Alaska’s berry crop varies by region

  • Monday, August 17, 2015 12:00am
  • News

ANCHORAGE, Alaska (AP) — Alaska’s mild winter and spring weather has been a mixed blessing for berry pickers.

“Painting a broad brush, it’s a good year,” said Pat Holloway, retired University of Alaska Fairbanks horticulture professor. “But you’ll still hear people grumbling.”

Not all berry patches are thriving, she said, because of the diversity of Alaska’s microclimates.

Conditions at one berry picking spot might be vastly different than those just a few miles away, she said. While a mild spring prevented frost and let pollinators roam freely, it also meant that some patches lacked the necessary moisture or temperature for optimal berry production.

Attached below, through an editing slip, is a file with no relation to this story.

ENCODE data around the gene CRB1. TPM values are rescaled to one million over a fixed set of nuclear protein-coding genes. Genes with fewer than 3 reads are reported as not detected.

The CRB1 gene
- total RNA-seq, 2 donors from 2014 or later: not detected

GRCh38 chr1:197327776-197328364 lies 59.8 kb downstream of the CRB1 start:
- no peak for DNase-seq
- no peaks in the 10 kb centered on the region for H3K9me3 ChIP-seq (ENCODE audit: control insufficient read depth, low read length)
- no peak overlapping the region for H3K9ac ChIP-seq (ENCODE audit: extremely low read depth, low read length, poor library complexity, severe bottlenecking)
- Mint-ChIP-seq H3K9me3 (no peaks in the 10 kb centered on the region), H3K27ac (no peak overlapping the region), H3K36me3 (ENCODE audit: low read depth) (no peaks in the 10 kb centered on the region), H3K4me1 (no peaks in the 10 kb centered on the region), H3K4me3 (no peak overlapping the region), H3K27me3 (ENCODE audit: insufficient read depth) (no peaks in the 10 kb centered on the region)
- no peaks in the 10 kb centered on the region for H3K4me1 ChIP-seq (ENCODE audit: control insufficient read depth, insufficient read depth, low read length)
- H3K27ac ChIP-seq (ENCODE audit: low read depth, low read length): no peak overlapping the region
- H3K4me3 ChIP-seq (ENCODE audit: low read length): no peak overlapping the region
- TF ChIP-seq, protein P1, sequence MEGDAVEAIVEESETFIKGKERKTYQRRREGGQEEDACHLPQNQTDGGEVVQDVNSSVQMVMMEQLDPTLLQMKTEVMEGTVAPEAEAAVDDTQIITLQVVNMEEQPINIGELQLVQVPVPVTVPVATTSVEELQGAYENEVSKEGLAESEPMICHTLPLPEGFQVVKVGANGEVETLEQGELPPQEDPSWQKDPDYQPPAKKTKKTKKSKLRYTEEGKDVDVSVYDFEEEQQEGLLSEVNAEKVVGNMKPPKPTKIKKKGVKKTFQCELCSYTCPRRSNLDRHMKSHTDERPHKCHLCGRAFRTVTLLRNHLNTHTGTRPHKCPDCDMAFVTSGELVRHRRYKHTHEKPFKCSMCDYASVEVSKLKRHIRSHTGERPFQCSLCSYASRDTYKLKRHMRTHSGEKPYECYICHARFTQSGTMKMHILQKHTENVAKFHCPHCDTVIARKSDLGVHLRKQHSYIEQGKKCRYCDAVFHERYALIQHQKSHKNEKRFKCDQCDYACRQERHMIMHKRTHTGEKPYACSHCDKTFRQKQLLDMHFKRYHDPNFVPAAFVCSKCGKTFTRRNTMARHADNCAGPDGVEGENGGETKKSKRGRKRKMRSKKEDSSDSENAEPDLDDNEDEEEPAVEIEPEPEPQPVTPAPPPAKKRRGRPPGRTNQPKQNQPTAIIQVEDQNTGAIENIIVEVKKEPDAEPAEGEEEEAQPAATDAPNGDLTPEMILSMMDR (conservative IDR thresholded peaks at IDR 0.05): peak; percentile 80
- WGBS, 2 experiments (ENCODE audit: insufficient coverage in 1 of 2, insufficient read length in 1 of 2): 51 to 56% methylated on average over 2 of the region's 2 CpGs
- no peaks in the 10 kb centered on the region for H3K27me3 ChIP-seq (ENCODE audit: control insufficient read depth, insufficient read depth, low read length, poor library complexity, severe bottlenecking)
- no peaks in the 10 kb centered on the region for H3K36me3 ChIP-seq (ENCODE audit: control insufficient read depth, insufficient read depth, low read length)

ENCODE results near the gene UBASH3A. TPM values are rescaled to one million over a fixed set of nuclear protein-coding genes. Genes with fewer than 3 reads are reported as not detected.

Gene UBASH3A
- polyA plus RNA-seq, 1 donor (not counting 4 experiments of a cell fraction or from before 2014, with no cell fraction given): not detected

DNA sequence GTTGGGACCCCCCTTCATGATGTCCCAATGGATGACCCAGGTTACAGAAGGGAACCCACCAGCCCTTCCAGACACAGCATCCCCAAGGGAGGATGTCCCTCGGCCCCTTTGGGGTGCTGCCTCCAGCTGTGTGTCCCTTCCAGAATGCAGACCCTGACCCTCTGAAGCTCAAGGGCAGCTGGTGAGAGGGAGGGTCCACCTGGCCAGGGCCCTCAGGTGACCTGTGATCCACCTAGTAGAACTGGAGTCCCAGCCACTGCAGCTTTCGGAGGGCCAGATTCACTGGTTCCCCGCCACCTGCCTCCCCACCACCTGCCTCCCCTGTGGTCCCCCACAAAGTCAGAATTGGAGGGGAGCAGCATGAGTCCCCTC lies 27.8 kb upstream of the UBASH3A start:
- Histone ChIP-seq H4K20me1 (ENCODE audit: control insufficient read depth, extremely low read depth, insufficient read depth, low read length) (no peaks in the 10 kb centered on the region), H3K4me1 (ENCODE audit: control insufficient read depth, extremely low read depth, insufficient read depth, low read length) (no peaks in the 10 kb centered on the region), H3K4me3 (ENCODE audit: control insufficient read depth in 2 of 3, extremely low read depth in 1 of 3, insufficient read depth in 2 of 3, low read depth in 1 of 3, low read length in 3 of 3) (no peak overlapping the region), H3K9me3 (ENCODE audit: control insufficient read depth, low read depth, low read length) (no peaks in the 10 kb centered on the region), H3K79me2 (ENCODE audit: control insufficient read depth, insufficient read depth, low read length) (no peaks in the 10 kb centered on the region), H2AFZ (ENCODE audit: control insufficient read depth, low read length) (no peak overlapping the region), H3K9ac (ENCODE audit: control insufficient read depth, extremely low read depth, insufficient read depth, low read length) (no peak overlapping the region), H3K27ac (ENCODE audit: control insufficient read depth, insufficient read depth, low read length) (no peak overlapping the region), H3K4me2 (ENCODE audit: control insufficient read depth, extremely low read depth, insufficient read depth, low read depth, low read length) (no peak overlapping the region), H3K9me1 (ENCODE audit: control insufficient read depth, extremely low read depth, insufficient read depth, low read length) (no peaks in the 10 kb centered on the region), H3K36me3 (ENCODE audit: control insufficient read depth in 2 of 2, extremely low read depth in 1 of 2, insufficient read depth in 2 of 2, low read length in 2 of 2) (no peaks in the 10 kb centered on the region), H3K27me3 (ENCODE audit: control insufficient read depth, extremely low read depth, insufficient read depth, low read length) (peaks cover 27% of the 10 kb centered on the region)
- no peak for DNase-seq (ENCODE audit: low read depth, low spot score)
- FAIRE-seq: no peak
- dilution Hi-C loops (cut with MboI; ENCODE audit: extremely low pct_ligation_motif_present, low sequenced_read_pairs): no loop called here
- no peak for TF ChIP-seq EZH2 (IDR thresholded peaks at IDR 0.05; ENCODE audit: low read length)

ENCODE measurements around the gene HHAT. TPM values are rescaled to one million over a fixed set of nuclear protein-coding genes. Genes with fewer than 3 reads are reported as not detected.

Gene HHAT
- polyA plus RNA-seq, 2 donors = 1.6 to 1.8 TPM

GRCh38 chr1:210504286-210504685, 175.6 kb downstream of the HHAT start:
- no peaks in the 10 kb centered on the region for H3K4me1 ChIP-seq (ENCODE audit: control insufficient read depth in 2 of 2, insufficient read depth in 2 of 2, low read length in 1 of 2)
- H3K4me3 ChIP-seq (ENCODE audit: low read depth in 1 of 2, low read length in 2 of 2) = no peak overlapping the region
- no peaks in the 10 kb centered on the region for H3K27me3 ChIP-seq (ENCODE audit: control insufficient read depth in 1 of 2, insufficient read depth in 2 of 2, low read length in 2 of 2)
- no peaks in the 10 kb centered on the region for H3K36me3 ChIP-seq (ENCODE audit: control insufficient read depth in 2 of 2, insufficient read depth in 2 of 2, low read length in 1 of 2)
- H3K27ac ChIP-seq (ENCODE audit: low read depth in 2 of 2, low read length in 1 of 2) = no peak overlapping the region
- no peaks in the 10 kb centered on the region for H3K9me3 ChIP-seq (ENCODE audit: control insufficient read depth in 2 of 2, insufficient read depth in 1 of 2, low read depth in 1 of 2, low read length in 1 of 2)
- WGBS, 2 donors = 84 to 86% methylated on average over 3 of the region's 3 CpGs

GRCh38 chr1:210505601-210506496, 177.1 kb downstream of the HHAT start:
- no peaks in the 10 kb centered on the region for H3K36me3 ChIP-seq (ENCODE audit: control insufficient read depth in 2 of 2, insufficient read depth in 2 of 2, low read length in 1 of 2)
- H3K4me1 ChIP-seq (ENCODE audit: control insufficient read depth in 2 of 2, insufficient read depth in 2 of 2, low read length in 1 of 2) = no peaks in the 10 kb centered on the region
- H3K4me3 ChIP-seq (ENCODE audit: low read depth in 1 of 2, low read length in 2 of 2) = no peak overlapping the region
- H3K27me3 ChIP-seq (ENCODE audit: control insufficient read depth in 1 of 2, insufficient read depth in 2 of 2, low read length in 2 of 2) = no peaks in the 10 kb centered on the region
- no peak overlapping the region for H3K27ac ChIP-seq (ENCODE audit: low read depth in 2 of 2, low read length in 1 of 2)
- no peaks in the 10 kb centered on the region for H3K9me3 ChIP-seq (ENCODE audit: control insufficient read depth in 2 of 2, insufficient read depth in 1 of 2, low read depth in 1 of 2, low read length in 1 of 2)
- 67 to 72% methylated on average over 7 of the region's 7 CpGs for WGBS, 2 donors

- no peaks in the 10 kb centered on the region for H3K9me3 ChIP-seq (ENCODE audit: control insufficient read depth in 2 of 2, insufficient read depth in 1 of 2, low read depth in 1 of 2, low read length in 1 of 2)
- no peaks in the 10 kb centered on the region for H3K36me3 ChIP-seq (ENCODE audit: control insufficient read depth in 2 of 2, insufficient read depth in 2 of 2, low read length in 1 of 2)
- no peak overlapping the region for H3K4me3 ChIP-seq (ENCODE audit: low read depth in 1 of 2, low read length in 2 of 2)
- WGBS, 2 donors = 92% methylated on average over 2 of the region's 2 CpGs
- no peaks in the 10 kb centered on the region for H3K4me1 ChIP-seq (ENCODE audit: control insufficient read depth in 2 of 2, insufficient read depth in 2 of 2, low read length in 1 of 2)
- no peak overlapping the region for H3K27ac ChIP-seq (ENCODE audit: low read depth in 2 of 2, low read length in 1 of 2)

Fairbanks berries came in early this year thanks to warm weather in the region, said Holloway.

Retired Anchorage home economics teacher and lifelong berry picker Carol Ross said her family’s homestead didn’t produce any blueberries this year, although it’s usually a good source of the fruit.

But she heard blueberries were abundant at nearby Hatcher Pass.

Horticulture and agriculture agent Steve Brown of UAF Cooperative Extension Palmer said Hatcher Pass was busier than he’d ever seen it during a recent visit.

“I don’t think there would be that many people if the picking wasn’t very good,” said Brown.

The raspberry bushes Ross grows at her Anchorage Big Bear Bed and Breakfast are, on the other hand, overflowing with berries.

Ross said she and her sister picked four gallons of raspberries earlier in the week but still have more work cut out for them. UAF Cooperative Extension agent Leslie Shallcross said Alaska is right in the middle of blueberry season. Raspberries are just finishing up, she said, and cranberries will begin to ripen in the next few weeks.

 

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